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Choosing Wisely Offers Advice on Appropriate Nephrology Testing in Children


Itasca - The American Academy of Pediatrics (AAP), as part of the Choosing Wisely® campaign, today released a list of specific nephrology tests and procedures that are commonly ordered but not always necessary when treating children for kidney-related conditions.

Unnecessary testing often generates false positive findings that can lead to more testing, expense, inconvenience for patient and family, and even to painful invasive diagnostic or therapeutic procedures. 

The AAP Section on Nephrology and the American Society of Pediatric Nephrology (ASPN), after careful review and analysis, produced five targeted evidence-based recommendations in "Five Things Physicians and Patients Should Question".

"Communication between physicians and parents is important to health of all children, but even more so when a child experiences a chronic nephrological illness," said AAP Section on Nephrology Chairperson, Dr. Doug Silverstein. "Sometimes parents or physicians want to ensure all available testing is done, but unnecessary testing can create more fear, cost and risk for children. Good communication and discussion of options can help reduce the likelihood of unnecessary testing."

"For example, repeating a blood pressure measurement before undertaking an extensive work-up for hypertension will often avoid unnecessary testing and the risk of false positive results leading to more testing and anxiety for patients and families," said, ASPN President, Dr. Patrick Brophy.

The Choosing Wisely recommendations include:

  • Do not order routine screening urine analyses in healthy, asymptomatic pediatric patients as part of routine well child care.
  • Do not initiate a work up for hematuria or proteinuria before repeating an abnormal urine dipstick analysis.
  • Avoid ordering follow-up urine cultures after treatment for an uncomplicated urinary tract infection in patients that show evidence of clinical resolution of infection.
  • Do not initiate an outpatient hypertension work-up in asymptomatic pediatric patients prior to repeating the blood pressure measurement.
  • Do not place central lines or peripherally inserted central lines in pediatric patients with advanced (Stage 3-5) chronic kidney disease/end-stage renal disease without consultation with pediatric nephrology due to goals to avoid adverse events, preserve long-term vascular access, and avoid unnecessary and costly procedures.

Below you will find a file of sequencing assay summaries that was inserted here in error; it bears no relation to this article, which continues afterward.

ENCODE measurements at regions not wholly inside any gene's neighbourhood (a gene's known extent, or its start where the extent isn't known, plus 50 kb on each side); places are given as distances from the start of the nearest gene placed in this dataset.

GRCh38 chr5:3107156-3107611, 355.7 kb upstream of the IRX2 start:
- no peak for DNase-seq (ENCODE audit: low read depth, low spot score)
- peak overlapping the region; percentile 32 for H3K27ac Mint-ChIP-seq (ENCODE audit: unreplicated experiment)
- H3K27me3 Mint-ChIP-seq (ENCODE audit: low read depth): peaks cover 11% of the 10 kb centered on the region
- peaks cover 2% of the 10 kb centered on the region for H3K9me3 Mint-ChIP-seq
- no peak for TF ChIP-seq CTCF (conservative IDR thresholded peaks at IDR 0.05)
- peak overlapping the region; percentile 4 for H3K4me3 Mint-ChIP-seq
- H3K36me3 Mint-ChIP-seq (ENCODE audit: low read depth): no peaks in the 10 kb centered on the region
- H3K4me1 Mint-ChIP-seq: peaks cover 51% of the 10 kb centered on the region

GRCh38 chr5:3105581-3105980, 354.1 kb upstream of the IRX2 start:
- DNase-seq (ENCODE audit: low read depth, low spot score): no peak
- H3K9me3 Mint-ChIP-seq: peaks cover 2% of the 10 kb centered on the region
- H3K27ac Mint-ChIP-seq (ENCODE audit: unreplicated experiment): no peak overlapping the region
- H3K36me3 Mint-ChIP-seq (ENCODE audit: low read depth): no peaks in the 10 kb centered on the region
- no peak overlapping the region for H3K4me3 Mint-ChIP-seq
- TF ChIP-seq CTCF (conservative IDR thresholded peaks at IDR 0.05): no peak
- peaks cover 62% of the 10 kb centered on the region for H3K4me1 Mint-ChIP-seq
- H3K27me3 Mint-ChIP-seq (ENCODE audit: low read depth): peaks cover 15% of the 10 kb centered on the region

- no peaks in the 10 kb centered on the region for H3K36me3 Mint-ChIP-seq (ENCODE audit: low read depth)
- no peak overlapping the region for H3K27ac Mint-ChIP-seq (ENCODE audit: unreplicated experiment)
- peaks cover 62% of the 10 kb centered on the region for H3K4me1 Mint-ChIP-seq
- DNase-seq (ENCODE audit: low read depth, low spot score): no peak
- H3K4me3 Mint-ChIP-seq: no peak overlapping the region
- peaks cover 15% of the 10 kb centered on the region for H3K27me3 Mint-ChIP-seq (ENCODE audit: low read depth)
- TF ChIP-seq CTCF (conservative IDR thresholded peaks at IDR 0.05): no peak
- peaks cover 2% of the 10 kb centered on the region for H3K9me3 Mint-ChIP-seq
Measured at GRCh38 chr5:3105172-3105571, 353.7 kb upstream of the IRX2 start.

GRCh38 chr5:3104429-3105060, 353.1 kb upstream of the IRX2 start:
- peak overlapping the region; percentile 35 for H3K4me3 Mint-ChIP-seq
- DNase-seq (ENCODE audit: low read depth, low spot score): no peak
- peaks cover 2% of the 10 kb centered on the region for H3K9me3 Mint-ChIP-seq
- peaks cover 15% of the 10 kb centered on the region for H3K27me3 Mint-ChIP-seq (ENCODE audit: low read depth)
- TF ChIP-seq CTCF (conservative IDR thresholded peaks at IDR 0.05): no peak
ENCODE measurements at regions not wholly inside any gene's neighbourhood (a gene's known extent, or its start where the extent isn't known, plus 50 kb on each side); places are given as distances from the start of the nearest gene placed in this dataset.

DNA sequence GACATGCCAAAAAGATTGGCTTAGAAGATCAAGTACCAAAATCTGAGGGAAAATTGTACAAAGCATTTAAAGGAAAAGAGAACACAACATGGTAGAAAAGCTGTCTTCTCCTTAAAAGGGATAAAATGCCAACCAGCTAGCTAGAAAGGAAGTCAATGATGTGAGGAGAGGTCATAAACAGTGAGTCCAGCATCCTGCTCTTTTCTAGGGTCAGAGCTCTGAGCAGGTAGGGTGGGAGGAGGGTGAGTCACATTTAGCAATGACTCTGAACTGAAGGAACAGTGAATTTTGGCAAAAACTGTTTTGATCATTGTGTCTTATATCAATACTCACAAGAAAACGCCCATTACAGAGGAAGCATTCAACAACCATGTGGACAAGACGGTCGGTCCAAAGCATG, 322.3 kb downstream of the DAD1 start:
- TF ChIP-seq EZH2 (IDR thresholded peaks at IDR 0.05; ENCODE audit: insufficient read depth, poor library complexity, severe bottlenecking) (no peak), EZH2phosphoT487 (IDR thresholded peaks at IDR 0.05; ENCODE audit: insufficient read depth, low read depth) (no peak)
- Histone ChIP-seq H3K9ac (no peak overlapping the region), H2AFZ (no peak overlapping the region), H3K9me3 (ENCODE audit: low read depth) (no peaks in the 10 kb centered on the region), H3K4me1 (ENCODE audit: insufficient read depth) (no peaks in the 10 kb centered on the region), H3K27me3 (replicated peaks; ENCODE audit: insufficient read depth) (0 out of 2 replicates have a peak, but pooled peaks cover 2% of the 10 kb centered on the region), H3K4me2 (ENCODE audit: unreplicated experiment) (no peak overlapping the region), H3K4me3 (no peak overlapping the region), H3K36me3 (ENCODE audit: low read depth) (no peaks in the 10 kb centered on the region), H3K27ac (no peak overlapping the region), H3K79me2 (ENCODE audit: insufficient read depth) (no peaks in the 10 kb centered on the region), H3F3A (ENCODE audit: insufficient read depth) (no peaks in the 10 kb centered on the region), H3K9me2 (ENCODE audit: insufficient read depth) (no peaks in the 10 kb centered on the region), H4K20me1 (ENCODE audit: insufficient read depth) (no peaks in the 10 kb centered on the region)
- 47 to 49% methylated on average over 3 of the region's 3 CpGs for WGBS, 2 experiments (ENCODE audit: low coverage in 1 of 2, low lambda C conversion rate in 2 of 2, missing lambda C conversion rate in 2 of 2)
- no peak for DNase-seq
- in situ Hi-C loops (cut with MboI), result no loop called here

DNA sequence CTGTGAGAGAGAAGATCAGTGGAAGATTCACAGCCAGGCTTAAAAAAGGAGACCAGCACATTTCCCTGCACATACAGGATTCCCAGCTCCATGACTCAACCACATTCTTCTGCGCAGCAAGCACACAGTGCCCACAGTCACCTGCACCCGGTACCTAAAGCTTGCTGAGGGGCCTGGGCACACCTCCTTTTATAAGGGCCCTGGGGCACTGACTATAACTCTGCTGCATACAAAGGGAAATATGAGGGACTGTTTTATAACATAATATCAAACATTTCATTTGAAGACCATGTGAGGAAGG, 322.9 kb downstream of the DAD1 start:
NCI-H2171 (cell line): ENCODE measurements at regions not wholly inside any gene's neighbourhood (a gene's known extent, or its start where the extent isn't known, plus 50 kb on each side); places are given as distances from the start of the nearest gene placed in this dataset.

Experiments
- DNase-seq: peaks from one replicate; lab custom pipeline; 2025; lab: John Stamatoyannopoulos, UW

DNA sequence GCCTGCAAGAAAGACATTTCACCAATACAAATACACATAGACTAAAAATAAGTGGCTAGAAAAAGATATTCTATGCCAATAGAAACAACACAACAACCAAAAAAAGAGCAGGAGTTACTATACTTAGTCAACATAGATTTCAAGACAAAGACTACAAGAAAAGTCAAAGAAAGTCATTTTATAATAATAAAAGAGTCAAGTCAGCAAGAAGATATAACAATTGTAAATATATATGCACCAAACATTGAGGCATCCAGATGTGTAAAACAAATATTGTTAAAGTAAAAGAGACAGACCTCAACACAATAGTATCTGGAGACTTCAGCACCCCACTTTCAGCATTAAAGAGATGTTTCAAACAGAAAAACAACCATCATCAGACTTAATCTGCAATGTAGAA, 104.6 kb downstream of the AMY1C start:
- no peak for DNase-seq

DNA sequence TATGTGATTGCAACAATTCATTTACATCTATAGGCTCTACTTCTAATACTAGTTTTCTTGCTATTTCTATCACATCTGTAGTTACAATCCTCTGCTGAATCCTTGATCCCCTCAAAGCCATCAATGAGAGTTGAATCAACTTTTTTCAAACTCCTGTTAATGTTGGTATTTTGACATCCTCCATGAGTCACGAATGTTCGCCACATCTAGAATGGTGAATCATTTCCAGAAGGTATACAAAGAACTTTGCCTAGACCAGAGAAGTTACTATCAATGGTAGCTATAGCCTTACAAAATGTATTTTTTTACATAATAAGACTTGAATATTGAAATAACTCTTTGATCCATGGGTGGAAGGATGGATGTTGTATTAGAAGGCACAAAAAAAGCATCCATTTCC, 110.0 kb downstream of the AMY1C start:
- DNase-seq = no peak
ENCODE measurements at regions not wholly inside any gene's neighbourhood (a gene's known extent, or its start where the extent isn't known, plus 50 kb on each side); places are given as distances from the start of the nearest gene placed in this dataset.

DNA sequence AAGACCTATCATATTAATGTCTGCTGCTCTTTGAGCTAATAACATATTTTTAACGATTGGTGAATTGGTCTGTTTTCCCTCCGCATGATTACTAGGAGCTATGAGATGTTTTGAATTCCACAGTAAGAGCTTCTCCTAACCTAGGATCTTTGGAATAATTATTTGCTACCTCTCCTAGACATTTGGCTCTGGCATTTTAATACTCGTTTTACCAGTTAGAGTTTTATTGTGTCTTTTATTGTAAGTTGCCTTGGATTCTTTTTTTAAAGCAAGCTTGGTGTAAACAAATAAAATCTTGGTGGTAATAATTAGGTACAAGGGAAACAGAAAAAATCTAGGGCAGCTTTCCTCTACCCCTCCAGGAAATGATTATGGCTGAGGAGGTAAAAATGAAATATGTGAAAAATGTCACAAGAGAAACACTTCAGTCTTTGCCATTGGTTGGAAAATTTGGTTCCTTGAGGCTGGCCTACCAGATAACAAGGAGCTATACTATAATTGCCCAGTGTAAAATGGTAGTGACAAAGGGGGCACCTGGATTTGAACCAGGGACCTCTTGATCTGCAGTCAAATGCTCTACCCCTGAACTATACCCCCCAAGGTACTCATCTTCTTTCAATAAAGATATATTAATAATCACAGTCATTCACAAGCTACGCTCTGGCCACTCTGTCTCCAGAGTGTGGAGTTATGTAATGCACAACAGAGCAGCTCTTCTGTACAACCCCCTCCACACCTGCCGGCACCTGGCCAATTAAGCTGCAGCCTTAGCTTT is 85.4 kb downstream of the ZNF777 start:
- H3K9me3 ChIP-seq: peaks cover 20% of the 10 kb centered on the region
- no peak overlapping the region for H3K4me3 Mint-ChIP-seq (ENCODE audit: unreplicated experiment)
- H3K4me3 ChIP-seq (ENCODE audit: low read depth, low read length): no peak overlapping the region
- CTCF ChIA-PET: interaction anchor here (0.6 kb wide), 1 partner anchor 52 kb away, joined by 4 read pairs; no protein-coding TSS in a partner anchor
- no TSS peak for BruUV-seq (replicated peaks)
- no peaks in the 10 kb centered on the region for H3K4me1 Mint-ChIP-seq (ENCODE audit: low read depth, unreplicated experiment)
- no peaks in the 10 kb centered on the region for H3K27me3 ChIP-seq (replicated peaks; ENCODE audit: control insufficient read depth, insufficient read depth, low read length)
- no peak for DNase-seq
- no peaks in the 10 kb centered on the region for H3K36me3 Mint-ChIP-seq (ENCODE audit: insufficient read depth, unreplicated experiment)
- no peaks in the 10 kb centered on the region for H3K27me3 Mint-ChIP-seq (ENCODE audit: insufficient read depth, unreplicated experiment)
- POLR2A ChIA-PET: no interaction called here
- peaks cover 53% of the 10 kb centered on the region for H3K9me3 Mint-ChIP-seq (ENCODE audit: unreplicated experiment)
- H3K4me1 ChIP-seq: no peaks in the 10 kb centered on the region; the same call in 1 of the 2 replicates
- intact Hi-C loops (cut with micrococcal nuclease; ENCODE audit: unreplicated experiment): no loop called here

The list, Five Things Physicians and Patients Should Question, is available through the Choosing Wisely website

Choosing Wisely® is an initiative of the ABIM Foundation, which seeks to promote conversations between clinicians and patients in choosing care that is supported by evidence; does not duplicate other tests or procedures already received; is free from harm; and truly necessary.

At least 80 medical specialty societies have published more than 500 recommendations of overused tests and treatments as a result of the initiative, launched in 2012.


About AAP:

The American Academy of Pediatrics is an organization of 67,000 primary care pediatricians, pediatric medical subspecialists and pediatric surgical specialists dedicated to the health, safety and well-being of infants, children, adolescents and young adults. For more information, visit

About ASPN:

The American Society of Pediatric Nephrology (ASPN) is a professional society composed of pediatric nephrologists whose goal is to promote optimal care for children with kidney disease and to disseminate advances in the clinical practice and basic science of pediatric nephrology.  ASPN currently has over 600 members, making it the primary representative of the Pediatric Nephrology community in North America. For more information, visit

About ABIM Foundation:

The mission of the ABIM Foundation is to advance medical professionalism to improve the health care system. We achieve this by collaborating with physicians and physician leaders, medical trainees, health care delivery systems, payers, policy makers, consumer organizations and patients to foster a shared understanding of professionalism and how they can adopt the tenets of professionalism in practice. To learn more about the ABIM Foundation, visit